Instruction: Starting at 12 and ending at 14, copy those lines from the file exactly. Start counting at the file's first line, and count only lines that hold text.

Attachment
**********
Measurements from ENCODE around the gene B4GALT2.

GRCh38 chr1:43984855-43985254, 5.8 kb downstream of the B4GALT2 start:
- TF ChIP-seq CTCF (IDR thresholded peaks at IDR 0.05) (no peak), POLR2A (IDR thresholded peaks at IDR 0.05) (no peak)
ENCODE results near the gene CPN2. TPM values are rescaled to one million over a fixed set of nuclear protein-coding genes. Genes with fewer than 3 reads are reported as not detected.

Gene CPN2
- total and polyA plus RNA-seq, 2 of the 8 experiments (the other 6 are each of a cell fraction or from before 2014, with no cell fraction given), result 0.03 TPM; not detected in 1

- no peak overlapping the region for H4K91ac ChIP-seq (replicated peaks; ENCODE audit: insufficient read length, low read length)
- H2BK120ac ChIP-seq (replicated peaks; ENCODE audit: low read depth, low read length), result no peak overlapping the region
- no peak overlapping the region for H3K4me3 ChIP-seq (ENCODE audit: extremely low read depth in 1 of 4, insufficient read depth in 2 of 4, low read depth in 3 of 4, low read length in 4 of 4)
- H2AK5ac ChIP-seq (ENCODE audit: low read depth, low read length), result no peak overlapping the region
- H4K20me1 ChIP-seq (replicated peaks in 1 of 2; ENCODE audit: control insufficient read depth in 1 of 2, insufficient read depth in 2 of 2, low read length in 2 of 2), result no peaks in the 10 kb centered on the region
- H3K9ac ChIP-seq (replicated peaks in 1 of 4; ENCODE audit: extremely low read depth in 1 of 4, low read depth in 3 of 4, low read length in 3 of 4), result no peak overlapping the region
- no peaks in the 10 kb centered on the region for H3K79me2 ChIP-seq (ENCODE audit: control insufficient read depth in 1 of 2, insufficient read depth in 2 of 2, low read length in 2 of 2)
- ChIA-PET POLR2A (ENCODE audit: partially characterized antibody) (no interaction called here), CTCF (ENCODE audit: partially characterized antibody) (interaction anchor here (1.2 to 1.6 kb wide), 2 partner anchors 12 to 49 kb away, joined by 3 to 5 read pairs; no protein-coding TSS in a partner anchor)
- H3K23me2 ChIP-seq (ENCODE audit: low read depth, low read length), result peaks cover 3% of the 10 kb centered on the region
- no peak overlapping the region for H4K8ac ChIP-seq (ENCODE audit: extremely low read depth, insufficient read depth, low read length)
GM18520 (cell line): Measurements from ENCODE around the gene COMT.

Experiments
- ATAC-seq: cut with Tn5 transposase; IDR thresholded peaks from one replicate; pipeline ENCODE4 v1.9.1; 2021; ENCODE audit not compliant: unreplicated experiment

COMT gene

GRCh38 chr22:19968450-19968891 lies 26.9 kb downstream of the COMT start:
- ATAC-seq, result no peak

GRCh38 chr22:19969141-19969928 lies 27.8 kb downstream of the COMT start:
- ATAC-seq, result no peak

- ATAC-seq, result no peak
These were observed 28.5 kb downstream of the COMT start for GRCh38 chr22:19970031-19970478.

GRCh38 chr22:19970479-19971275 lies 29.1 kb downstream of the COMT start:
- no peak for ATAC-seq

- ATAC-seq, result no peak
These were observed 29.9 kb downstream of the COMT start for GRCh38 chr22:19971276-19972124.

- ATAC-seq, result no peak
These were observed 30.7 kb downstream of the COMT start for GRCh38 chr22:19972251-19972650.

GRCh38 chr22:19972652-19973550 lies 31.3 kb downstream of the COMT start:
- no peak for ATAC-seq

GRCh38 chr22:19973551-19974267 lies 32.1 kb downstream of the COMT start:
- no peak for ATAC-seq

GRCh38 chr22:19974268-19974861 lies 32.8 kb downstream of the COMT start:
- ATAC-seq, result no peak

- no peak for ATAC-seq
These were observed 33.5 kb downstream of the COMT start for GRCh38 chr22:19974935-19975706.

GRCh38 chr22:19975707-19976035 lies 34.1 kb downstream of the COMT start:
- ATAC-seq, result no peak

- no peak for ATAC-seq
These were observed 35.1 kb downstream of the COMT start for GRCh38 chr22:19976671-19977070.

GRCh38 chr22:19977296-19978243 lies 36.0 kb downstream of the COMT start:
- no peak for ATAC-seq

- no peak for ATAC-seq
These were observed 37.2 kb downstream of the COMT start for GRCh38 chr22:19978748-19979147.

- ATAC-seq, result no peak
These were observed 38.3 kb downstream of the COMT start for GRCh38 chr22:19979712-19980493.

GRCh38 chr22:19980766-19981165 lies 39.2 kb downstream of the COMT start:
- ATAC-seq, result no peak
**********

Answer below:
- H3K9ac ChIP-seq (replicated peaks in 1 of 4; ENCODE audit: extremely low read depth in 1 of 4, low read depth in 3 of 4, low read length in 3 of 4), result no peak overlapping the region
- no peaks in the 10 kb centered on the region for H3K79me2 ChIP-seq (ENCODE audit: control insufficient read depth in 1 of 2, insufficient read depth in 2 of 2, low read length in 2 of 2)
- ChIA-PET POLR2A (ENCODE audit: partially characterized antibody) (no interaction called here), CTCF (ENCODE audit: partially characterized antibody) (interaction anchor here (1.2 to 1.6 kb wide), 2 partner anchors 12 to 49 kb away, joined by 3 to 5 read pairs; no protein-coding TSS in a partner anchor)